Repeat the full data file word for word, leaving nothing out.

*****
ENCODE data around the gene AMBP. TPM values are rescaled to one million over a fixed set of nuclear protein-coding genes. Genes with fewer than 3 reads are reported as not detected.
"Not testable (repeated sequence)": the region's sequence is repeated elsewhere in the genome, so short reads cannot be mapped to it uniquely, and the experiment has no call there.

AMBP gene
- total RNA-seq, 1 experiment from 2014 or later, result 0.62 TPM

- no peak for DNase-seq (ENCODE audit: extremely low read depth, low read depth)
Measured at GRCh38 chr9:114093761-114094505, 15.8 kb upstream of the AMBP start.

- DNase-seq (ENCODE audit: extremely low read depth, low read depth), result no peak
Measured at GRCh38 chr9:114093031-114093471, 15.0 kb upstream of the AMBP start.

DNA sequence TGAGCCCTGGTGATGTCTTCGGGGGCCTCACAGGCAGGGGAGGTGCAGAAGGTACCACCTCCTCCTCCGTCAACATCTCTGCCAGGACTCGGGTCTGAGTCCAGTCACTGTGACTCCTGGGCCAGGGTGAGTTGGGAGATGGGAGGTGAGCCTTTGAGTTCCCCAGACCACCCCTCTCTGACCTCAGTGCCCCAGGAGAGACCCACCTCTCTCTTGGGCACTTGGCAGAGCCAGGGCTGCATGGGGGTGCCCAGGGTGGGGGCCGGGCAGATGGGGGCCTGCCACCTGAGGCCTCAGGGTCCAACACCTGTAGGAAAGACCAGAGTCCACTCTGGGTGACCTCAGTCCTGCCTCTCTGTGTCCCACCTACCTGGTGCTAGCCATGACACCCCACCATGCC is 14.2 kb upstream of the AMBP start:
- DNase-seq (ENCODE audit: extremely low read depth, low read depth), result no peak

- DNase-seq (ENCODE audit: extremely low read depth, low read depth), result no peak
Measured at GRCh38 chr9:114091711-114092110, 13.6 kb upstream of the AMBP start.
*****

ENCODE data around the gene AMBP. TPM values are rescaled to one million over a fixed set of nuclear protein-coding genes. Genes with fewer than 3 reads are reported as not detected.
"Not testable (repeated sequence)": the region's sequence is repeated elsewhere in the genome, so short reads cannot be mapped to it uniquely, and the experiment has no call there.

AMBP gene
- total RNA-seq, 1 experiment from 2014 or later, result 0.62 TPM

- no peak for DNase-seq (ENCODE audit: extremely low read depth, low read depth)
Measured at GRCh38 chr9:114093761-114094505, 15.8 kb upstream of the AMBP start.

- DNase-seq (ENCODE audit: extremely low read depth, low read depth), result no peak
Measured at GRCh38 chr9:114093031-114093471, 15.0 kb upstream of the AMBP start.

DNA sequence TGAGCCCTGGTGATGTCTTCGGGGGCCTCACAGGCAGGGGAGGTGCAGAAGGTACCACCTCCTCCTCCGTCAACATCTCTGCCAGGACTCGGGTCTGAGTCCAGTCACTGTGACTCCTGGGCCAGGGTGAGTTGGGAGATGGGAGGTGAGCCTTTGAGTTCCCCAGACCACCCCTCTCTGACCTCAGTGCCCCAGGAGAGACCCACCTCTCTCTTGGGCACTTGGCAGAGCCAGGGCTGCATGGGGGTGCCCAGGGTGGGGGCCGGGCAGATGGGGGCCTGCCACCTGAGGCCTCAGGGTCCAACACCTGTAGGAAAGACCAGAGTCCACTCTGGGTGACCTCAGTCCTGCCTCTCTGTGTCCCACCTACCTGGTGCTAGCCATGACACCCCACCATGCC is 14.2 kb upstream of the AMBP start:
- DNase-seq (ENCODE audit: extremely low read depth, low read depth), result no peak

- DNase-seq (ENCODE audit: extremely low read depth, low read depth), result no peak
Measured at GRCh38 chr9:114091711-114092110, 13.6 kb upstream of the AMBP start.